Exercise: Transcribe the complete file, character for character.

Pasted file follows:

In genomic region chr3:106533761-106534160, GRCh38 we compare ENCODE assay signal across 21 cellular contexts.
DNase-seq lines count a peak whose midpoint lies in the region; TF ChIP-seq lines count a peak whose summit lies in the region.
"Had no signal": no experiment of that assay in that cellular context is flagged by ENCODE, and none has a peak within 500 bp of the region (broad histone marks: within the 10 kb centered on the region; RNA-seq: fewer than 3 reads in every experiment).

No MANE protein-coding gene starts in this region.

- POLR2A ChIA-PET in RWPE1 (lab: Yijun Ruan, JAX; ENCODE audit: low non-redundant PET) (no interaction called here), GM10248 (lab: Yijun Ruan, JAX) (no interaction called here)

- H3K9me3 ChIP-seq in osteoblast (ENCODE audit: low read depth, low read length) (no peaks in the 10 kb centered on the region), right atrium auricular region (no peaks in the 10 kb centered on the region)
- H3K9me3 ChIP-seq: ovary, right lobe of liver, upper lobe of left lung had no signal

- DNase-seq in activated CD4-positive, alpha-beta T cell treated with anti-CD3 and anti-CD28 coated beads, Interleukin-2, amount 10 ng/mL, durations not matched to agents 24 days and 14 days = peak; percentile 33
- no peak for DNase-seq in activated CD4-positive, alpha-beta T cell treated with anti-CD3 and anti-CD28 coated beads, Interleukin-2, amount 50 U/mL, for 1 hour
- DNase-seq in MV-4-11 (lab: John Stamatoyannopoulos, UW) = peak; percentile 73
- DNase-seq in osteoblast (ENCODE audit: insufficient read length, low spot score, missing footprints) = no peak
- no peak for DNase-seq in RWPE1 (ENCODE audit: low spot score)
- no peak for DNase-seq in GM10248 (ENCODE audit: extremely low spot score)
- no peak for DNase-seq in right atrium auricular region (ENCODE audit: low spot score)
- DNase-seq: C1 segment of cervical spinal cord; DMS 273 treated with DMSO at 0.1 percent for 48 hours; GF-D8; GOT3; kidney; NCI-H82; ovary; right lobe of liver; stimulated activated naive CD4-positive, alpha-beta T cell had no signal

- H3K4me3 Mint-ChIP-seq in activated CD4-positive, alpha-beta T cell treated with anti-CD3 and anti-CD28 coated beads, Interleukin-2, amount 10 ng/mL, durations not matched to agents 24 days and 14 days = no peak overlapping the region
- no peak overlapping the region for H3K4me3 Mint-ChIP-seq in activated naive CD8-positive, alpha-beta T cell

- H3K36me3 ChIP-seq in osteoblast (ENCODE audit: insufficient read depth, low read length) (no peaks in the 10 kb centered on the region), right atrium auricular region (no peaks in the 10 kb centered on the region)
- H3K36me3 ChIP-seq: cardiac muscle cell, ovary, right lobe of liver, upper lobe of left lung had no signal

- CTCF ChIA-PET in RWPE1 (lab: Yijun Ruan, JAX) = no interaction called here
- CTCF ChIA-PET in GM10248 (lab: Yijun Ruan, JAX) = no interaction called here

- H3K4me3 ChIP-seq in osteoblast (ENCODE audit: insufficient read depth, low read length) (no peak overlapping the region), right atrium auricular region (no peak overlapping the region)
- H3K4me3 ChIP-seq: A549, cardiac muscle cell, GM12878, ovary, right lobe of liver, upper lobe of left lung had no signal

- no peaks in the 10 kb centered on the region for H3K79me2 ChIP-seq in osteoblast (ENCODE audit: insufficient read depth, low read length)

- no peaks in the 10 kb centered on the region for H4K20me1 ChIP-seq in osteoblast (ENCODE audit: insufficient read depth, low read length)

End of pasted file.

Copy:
In genomic region chr3:106533761-106534160, GRCh38 we compare ENCODE assay signal across 21 cellular contexts.
DNase-seq lines count a peak whose midpoint lies in the region; TF ChIP-seq lines count a peak whose summit lies in the region.
"Had no signal": no experiment of that assay in that cellular context is flagged by ENCODE, and none has a peak within 500 bp of the region (broad histone marks: within the 10 kb centered on the region; RNA-seq: fewer than 3 reads in every experiment).

No MANE protein-coding gene starts in this region.

- POLR2A ChIA-PET in RWPE1 (lab: Yijun Ruan, JAX; ENCODE audit: low non-redundant PET) (no interaction called here), GM10248 (lab: Yijun Ruan, JAX) (no interaction called here)

- H3K9me3 ChIP-seq in osteoblast (ENCODE audit: low read depth, low read length) (no peaks in the 10 kb centered on the region), right atrium auricular region (no peaks in the 10 kb centered on the region)
- H3K9me3 ChIP-seq: ovary, right lobe of liver, upper lobe of left lung had no signal

- DNase-seq in activated CD4-positive, alpha-beta T cell treated with anti-CD3 and anti-CD28 coated beads, Interleukin-2, amount 10 ng/mL, durations not matched to agents 24 days and 14 days = peak; percentile 33
- no peak for DNase-seq in activated CD4-positive, alpha-beta T cell treated with anti-CD3 and anti-CD28 coated beads, Interleukin-2, amount 50 U/mL, for 1 hour
- DNase-seq in MV-4-11 (lab: John Stamatoyannopoulos, UW) = peak; percentile 73
- DNase-seq in osteoblast (ENCODE audit: insufficient read length, low spot score, missing footprints) = no peak
- no peak for DNase-seq in RWPE1 (ENCODE audit: low spot score)
- no peak for DNase-seq in GM10248 (ENCODE audit: extremely low spot score)
- no peak for DNase-seq in right atrium auricular region (ENCODE audit: low spot score)
- DNase-seq: C1 segment of cervical spinal cord; DMS 273 treated with DMSO at 0.1 percent for 48 hours; GF-D8; GOT3; kidney; NCI-H82; ovary; right lobe of liver; stimulated activated naive CD4-positive, alpha-beta T cell had no signal

- H3K4me3 Mint-ChIP-seq in activated CD4-positive, alpha-beta T cell treated with anti-CD3 and anti-CD28 coated beads, Interleukin-2, amount 10 ng/mL, durations not matched to agents 24 days and 14 days = no peak overlapping the region
- no peak overlapping the region for H3K4me3 Mint-ChIP-seq in activated naive CD8-positive, alpha-beta T cell

- H3K36me3 ChIP-seq in osteoblast (ENCODE audit: insufficient read depth, low read length) (no peaks in the 10 kb centered on the region), right atrium auricular region (no peaks in the 10 kb centered on the region)
- H3K36me3 ChIP-seq: cardiac muscle cell, ovary, right lobe of liver, upper lobe of left lung had no signal

- CTCF ChIA-PET in RWPE1 (lab: Yijun Ruan, JAX) = no interaction called here
- CTCF ChIA-PET in GM10248 (lab: Yijun Ruan, JAX) = no interaction called here

- H3K4me3 ChIP-seq in osteoblast (ENCODE audit: insufficient read depth, low read length) (no peak overlapping the region), right atrium auricular region (no peak overlapping the region)
- H3K4me3 ChIP-seq: A549, cardiac muscle cell, GM12878, ovary, right lobe of liver, upper lobe of left lung had no signal

- no peaks in the 10 kb centered on the region for H3K79me2 ChIP-seq in osteoblast (ENCODE audit: insufficient read depth, low read length)

- no peaks in the 10 kb centered on the region for H4K20me1 ChIP-seq in osteoblast (ENCODE audit: insufficient read depth, low read length)